Tuesday, March 10, 2020

Shock in Dublin, 1908 – "there exists within the borders of our island a country population which is not West British ... but Lowland Scotch."

I was reminded of this post the other day, a review of a collection of poems by James Connolly's friend Ernest Milligan (1879–1954). They were Ulster-Scots flavoured due to Ernest spending time at the Milligan family's holiday cottage at the end of the Stockbridge Road in Donaghadee over many summers, getting to know the locals. His sister Alice wrote that they spoke 'broadest County Down Scotch'. This illuminating review was published in the Dublin daily newspaper the Freeman's Journal and National Press on Burns Day, 25 January 1908 –

...In these days, when the chief city of Ulster and many towns and country districts all over it are become working centres of the Gaelic revival, a book of verse like this will almost come as a shock to the Irish-Ireland reader. 
He has been busily working for the de-Anglicisation of the Irish nation, looking forward to an era when the West British shoneen will be extinct, end behold here is reminder that there exists within the borders of our island a country population which is not West British nor shoneen, which has not got to be de-Anglicised, for the simple reason that its speech is not English, as we know it, but Lowland Scotch.
The people speaking this tongue are to found mainly Antrim, Co. Down, but also on extensive tracts of land in the North-West, coming right against the Gaelic frontier of Tir-Conal, in the Laggan district, it is called, in Donegal.
But let not the Irish-Irelander brand those survivors of the Ulster Plantation as aliens and foreigners. This Scotch-Irish dialect, so ragged and almost distasteful to our hearing, was the speech of men who stood side by side with the Northern Catholic Gaels on the battlefields Antrim, who camped on the wooded height of Ednavady, and lined the ditch behind “Saintfield Hedge in the County Down.” was the mother tongue James Hope, and the congregations of those United Irish Presbyterian worthies, Porter, and Steele, Dickson, Kelburn, and Warwick. 
It a pity that there is nothing in the little volume before us to recall the patriotism the men of Down, not a single verse echoing the spirit of fine old street-ballad that might well have served as a model.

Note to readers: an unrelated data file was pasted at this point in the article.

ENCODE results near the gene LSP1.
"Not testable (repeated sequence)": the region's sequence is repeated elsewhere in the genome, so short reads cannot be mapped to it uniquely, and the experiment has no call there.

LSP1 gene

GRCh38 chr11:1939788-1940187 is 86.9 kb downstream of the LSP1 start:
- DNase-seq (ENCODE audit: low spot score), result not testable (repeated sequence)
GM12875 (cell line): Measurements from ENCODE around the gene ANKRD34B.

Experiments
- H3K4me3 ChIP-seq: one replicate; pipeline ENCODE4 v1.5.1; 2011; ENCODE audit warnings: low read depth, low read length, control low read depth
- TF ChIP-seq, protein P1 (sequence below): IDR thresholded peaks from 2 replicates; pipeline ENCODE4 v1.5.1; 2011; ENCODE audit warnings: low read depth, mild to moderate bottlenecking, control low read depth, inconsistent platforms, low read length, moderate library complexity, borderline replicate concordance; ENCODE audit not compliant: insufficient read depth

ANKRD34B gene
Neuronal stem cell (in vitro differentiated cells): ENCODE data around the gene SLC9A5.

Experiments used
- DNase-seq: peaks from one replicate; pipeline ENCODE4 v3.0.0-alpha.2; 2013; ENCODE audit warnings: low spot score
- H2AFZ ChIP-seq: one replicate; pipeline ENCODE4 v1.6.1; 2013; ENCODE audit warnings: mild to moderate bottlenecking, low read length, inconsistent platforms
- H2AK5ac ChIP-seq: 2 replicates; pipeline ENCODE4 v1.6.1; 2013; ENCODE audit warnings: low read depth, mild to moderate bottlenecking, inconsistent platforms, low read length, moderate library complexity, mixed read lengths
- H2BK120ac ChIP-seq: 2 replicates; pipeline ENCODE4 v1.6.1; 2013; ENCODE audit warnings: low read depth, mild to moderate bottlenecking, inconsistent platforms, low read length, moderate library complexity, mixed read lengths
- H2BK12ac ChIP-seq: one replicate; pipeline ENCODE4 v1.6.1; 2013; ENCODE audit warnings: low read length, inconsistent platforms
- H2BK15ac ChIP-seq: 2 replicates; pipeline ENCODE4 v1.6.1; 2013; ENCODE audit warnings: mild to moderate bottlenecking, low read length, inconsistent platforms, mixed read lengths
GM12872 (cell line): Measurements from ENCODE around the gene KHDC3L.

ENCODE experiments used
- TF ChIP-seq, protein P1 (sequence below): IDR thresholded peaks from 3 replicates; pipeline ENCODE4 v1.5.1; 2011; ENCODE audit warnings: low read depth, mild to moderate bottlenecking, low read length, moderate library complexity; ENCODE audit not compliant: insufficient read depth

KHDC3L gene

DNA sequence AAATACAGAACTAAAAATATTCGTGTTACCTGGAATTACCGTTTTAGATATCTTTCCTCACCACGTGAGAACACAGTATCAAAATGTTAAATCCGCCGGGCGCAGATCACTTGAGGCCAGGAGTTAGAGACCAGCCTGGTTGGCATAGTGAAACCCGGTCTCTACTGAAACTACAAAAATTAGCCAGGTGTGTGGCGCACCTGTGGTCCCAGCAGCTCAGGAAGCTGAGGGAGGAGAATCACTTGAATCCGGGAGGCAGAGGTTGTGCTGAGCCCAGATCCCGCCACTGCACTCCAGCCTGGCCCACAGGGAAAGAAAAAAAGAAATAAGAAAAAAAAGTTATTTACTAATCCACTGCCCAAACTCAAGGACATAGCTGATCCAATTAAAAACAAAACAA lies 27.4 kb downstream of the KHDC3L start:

"Oh were you at the Battle of Ballynahinch
Where the country arose to make its defence
Where the country arose to prove their overthrow
When led on by that hero called General Munro..." 
All the same we welcome this volume as evidence of the fact that the Scotch-Irishman has not lost the gift of song. The subjects are homely and natural; the verses fluent and tuneful. The satire in “The Ministers Call” and “The Six Road Ends” will be appreciated in Presbyterian circles. There are local poems for many of the North Down villages – Carrowdore, Comber, Donaghadee, Ballylesson and Bangor...

That was 1908. In 2020, if you dare to jump onto Twitter and follow almost any current affairs discussion about Ireland, you'll soon find that it rapidly descends into often vicious, tribal, two-dimensional, fevered rows about politics, nationality and 'power', all freshly-propelled by Brexit-related issues and the thrilling online pastime of 'offence archaeology'.

Some of it is by anonymous accounts. But perhaps of even more concern is that some of the entrenchment comes from public figures of some importance. As Neil Mackay wrote in this article in The Herald just yesterday – “We may not be lunatics in our real lives but once we get online we self-radicalise.”

The shock expressed by the Dublin press in 1908 – astonished to find that there are people whose story doesn't easily fit into the 'two tribes' stereotype – is still relevant today. But over a century later it also makes you wonder if it's so deeply hardwired conceptually that we are destined to keep making the same mistakes over again.

(I hope one of my FB friends doesn't mind me borrowing the photo below. I'll re-shoot one of my own to replace it soon)

This famous poster from 1913 is therefore a simplification. There are not two tribes / communities / language traditions on this island. But it is a powerful trope. and the daily reiteration that there are, has embedded the concept very deeply, to a point that people struggle to perceive anything different.